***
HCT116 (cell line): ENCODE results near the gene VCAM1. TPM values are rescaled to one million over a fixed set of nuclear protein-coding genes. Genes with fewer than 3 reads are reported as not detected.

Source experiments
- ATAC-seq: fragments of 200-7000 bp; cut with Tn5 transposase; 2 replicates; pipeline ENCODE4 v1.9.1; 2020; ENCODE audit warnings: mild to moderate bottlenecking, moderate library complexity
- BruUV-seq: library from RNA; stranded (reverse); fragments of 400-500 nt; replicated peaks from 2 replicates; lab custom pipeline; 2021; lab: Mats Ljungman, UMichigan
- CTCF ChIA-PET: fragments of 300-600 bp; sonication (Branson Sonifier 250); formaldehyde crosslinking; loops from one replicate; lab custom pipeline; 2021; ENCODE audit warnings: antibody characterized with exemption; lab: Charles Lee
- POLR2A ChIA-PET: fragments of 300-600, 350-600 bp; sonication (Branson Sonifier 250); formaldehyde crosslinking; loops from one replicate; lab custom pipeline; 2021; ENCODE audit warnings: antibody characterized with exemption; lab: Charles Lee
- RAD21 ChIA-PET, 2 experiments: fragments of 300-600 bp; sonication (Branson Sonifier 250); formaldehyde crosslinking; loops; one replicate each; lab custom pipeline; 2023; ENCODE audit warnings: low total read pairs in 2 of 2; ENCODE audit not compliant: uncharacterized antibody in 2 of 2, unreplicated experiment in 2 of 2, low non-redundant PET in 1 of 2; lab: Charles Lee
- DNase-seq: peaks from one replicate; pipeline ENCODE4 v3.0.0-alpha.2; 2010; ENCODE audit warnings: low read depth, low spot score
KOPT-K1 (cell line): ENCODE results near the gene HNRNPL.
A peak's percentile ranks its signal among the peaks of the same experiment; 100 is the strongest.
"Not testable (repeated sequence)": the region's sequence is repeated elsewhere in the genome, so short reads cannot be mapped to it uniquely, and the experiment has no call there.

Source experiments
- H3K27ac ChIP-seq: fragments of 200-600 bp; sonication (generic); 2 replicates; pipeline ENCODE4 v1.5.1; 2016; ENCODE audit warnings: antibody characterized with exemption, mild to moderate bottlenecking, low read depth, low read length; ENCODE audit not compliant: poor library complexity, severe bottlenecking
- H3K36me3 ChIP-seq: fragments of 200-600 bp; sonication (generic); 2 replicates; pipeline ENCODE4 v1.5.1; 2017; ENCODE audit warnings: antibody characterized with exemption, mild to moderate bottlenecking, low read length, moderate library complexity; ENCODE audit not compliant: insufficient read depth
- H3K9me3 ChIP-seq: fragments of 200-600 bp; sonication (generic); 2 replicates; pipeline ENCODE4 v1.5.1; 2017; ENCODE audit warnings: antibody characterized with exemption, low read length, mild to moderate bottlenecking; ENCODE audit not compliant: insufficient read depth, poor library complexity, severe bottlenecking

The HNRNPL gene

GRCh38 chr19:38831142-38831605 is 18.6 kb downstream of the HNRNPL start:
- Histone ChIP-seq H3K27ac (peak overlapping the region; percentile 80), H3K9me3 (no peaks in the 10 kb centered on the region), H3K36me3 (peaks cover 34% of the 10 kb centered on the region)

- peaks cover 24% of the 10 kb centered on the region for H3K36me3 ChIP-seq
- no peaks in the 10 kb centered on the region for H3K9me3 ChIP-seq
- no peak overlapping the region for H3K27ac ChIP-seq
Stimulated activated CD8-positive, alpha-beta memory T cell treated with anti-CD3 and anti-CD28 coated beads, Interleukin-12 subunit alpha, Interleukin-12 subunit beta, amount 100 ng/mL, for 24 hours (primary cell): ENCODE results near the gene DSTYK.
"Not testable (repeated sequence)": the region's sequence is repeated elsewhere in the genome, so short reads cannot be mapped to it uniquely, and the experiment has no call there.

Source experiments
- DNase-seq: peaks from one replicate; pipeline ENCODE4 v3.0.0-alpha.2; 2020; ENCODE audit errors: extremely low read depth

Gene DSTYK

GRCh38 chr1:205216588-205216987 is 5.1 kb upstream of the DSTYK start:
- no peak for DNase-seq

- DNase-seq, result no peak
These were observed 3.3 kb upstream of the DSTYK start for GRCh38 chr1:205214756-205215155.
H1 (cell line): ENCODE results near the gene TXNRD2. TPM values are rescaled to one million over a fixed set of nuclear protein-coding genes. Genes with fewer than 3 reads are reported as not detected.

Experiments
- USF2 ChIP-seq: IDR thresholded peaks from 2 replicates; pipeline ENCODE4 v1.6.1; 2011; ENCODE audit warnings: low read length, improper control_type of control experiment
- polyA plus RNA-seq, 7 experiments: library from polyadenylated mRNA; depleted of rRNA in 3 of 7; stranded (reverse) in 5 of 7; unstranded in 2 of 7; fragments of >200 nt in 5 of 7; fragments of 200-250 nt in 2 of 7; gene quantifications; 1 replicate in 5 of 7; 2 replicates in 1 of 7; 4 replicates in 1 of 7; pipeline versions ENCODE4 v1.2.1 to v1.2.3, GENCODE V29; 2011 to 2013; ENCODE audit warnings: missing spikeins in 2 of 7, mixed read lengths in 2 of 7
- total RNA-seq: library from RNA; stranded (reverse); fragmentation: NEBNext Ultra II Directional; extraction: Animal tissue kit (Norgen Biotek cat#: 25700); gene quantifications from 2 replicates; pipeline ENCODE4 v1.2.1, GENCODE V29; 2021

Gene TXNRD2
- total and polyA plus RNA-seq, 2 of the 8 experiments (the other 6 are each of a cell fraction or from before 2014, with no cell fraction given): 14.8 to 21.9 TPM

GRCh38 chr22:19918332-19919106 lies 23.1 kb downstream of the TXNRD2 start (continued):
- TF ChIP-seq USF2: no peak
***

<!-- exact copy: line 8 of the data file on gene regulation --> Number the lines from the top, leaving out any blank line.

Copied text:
- DNase-seq: peaks from one replicate; pipeline ENCODE4 v3.0.0-alpha.2; 2010; ENCODE audit warnings: low read depth, low spot score